U.S. Monthly House Price Index Estimates 0.3 Percent Price Decline from July to August

U.S. home prices fell 0.3 percent on a seasonally-adjusted basis from July to August, according to the Federal Housing Finance Agency’s monthly House Price Index. The previously reported 0.3 percent increase in July was unrevised. For the 12 months ending in August, U.S. prices fell 3.6 percent. The U.S. index is 10.7 percent below its April 2007 peak.

The FHFA monthly index is calculated using purchase prices of houses backing mortgages that have been sold to or guaranteed by Fannie Mae or Freddie Mac. For the nine Census Divisions, seasonally-adjusted monthly price changes from July to August ranged from -1.6 percent in the South Atlantic Central Division to + 1.2 percent in the Pacific Division.

The full report provides some interesting graphs and charts. My favorite is Figure 2, which shows the true extent of the housing bubble and how far we could still fall. According to the chart, housing prices are now back to February 2005 levels. Figure 3 seems to show that prices declines are moderating. Most of the damage seemed to occur between March '07 and December '08. That's a bit strange considering the economy reached its steepest rate of decline in the fourth quarter of '08. I would have expected prices declines to accelerate.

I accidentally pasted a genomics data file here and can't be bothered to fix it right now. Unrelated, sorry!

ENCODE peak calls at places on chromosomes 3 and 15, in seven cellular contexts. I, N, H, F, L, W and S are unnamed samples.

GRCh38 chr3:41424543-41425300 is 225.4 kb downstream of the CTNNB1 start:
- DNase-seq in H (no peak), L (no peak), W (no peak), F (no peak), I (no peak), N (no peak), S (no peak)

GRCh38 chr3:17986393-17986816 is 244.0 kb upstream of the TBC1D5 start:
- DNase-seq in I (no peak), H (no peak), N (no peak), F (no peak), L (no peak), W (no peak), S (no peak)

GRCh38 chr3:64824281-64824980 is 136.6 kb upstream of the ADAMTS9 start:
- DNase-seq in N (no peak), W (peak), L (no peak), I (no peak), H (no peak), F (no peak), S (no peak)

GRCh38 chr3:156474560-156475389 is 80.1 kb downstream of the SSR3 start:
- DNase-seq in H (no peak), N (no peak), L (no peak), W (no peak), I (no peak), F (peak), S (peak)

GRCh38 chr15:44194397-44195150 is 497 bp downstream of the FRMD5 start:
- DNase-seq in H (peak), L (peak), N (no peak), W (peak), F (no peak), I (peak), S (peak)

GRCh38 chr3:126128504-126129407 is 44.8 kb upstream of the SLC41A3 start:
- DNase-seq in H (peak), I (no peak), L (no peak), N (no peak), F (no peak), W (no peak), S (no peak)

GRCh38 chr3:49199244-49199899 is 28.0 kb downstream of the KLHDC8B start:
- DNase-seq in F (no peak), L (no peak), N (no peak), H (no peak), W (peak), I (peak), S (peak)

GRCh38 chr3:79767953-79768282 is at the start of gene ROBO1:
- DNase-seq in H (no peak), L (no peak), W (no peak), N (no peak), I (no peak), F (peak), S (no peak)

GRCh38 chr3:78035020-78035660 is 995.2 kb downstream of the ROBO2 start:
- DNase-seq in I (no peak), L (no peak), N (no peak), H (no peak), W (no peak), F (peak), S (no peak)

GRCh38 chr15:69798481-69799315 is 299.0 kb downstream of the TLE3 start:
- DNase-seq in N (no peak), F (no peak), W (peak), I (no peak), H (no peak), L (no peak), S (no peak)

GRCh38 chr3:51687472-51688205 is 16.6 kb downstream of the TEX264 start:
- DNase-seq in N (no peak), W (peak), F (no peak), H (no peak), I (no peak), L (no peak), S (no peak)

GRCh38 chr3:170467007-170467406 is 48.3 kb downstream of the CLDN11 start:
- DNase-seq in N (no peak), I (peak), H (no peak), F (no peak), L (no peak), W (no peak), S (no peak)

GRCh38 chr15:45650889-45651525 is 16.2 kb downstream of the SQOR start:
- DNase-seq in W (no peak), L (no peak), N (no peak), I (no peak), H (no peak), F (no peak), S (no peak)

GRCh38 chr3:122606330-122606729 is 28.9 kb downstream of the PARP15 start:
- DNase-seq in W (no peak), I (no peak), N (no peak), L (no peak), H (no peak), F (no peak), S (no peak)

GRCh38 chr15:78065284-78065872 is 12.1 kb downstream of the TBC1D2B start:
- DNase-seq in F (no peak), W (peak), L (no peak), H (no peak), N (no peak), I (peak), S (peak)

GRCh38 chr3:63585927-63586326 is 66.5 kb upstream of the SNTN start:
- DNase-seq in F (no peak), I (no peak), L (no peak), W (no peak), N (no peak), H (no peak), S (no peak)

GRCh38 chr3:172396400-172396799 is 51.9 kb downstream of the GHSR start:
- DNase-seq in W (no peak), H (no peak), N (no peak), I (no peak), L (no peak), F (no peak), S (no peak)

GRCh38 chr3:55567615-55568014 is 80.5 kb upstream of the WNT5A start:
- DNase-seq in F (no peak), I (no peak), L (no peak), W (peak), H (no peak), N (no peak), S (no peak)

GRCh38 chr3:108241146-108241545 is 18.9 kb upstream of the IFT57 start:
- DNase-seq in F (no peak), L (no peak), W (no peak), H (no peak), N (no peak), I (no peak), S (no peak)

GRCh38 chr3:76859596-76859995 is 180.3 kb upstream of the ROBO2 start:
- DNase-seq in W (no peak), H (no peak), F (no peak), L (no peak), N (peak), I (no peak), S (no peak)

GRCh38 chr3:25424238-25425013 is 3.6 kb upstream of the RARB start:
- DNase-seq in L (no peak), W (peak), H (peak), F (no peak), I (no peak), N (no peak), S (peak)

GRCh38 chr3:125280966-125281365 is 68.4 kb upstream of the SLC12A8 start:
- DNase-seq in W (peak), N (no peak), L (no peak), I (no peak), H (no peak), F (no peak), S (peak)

In this downturn, housing prices seem to be both a leading indicator as well as a catalyst.

The goods news for those shopping for a home is that prices have now retreated to levels from four years ago. Mortgage rates also remain relatively low, with the average 30 year mortgage rate just above 5% at 5.084%,

Sam Cass
Sam Cass: Sam Cass, MBA, JD, University of Texas at Austin. Always a fan of Leonardo Da Vinci.

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